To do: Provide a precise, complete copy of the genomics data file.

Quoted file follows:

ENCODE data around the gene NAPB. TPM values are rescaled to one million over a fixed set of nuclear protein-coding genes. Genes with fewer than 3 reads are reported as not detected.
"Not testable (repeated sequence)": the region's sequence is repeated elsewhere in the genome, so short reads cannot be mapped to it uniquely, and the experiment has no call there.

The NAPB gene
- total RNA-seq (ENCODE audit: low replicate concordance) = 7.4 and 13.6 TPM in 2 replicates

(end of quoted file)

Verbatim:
ENCODE data around the gene NAPB. TPM values are rescaled to one million over a fixed set of nuclear protein-coding genes. Genes with fewer than 3 reads are reported as not detected.
"Not testable (repeated sequence)": the region's sequence is repeated elsewhere in the genome, so short reads cannot be mapped to it uniquely, and the experiment has no call there.

The NAPB gene
- total RNA-seq (ENCODE audit: low replicate concordance) = 7.4 and 13.6 TPM in 2 replicates